Democratic nominee for governor David Ige, left, U.S. Rep Colleen Hanabusa, center and Hawaii Lt. Governor Shan Tsutsui, attend the Democratic Unity Breakfast, Sunday, Aug. 10, 2014 in Honolulu. The breakfast is traditionally held after Hawaii elections and is attended by both winners as well as losers. (AP Photo/Marco Garcia)

A Hawaii judge has rejected Rep. Colleen Hanabusa's request to delay Friday's election in two Big Island precincts that were unable to vote in Saturday's primary.

Circuit Court Judge Greg Nakamura ruled Thursday that "the court is not supposed to interfere with an ongoing election process even if it is unconstitutional. So the court is constrained not to grant the injunctive relief," according to the Honolulu Star-Advertiser.

Hanabusa trails Sen. Brian Schatz by fewer than 1,700 votes in the most hotly contested Democratic primary for U.S. Senate in a generation. She filed a lawsuit Wednesday arguing that voters in the two Puna precincts have not had enough time to recover from Tropical Storm Iselle.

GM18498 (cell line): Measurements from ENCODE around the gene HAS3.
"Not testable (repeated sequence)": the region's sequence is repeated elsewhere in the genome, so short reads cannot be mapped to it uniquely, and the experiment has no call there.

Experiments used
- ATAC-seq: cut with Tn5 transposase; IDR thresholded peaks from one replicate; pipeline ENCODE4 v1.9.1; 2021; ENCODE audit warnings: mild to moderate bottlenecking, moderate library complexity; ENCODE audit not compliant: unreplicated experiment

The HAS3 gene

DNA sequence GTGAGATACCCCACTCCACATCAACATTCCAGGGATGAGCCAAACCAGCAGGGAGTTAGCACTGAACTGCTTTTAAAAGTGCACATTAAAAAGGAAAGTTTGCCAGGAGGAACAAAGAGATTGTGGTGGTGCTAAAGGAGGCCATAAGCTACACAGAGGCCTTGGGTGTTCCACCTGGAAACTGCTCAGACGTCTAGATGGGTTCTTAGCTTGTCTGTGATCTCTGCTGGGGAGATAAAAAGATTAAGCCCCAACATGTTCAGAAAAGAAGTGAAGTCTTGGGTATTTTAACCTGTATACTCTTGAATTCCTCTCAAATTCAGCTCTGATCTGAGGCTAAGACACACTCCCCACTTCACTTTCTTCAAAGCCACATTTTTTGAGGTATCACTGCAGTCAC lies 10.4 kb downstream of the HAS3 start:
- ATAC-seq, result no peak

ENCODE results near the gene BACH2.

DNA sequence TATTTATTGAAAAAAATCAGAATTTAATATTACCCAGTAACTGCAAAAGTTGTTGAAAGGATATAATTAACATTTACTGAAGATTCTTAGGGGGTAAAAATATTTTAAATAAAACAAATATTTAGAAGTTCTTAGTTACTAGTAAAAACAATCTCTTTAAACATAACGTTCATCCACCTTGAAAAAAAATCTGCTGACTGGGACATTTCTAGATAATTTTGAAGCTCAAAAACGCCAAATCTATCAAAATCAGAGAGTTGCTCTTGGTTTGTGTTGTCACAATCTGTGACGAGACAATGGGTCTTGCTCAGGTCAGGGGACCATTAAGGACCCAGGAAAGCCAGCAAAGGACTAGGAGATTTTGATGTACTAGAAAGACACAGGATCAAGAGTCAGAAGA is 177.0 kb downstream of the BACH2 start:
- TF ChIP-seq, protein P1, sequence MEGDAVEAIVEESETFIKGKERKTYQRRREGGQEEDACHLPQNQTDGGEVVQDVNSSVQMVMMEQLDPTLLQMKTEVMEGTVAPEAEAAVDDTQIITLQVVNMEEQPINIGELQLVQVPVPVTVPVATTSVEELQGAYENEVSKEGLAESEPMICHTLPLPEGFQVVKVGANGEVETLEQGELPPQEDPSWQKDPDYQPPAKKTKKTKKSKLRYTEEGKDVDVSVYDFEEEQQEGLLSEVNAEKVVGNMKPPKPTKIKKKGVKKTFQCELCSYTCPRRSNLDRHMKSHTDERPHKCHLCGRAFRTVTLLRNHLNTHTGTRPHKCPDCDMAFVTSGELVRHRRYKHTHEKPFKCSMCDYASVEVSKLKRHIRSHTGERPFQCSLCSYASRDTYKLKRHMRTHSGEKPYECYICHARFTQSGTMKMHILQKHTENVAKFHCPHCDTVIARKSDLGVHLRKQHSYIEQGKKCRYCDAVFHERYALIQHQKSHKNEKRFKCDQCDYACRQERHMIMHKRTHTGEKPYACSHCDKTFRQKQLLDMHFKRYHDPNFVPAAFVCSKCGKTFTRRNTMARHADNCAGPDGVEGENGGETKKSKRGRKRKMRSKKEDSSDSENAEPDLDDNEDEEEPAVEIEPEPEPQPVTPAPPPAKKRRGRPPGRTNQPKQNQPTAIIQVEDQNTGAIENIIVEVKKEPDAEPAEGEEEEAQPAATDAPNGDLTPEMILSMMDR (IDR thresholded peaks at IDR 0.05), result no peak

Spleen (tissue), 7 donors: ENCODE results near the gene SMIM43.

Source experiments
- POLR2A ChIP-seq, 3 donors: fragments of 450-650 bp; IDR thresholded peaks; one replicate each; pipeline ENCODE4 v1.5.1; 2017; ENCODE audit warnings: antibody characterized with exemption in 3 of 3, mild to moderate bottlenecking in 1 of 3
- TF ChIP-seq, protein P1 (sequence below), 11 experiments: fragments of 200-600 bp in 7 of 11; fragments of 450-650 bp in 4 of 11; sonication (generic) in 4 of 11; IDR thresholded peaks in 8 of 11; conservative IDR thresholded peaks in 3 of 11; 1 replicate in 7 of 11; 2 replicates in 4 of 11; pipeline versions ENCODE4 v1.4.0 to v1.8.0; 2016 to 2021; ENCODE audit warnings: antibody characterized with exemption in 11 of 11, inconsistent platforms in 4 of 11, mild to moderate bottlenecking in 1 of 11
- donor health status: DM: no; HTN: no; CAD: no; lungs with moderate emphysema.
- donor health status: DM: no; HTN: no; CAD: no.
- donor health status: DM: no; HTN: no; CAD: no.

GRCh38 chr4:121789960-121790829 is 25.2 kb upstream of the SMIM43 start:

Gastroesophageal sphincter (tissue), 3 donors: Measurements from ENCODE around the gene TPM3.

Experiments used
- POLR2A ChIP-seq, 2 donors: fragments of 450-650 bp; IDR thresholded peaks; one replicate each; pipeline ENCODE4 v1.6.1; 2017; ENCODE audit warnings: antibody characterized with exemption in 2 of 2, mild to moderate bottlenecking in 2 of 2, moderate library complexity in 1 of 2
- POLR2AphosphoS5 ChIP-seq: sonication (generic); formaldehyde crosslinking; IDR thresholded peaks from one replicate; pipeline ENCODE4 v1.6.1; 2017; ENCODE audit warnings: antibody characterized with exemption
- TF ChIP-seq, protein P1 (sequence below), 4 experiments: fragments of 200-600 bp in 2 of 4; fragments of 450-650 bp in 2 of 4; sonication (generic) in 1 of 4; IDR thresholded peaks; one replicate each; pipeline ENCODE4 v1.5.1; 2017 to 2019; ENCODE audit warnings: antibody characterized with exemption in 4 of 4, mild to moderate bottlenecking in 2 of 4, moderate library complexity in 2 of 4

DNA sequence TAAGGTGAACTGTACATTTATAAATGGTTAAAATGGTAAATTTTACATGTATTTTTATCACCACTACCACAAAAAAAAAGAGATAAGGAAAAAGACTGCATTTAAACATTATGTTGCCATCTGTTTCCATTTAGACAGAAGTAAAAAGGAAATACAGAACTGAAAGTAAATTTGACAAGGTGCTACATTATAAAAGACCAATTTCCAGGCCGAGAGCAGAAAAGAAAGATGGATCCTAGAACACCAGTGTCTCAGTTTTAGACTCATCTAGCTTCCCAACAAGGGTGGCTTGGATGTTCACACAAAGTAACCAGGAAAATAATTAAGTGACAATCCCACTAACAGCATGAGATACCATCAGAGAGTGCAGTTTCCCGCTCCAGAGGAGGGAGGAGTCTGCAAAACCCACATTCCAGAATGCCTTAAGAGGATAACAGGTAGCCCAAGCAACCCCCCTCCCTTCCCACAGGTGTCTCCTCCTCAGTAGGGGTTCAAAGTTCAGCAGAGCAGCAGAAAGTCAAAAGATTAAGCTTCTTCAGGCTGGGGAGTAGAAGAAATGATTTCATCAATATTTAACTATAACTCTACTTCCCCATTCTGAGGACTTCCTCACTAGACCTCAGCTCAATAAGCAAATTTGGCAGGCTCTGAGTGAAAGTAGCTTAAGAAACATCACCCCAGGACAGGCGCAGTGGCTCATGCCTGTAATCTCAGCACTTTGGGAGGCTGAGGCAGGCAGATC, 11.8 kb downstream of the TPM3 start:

The impact of Iselle prevented voters in the Puna precincts from voting on Saturday. After first saying those voters would be able to cast absentee ballots, state elections officials decided to hold an in-person vote on Friday.

Schatz campaign manager Clay Schroers said in a statement after the court's decision that "Senator Schatz continues to focus his energies on helping the people of Puna to recover, and that's what he will do on an ongoing basis. His commitment to recovery in Puna extends beyond the election.”

Hanabusa's campaign did not immediately respond to a request for comment.

With some 6,800 votes up for grabs in the two precincts, Hanabusa will have to win by a wide margin with high turnout to make up her deficit. Turnout was low on Saturday and is expected to be low on Friday, compounding her challenge.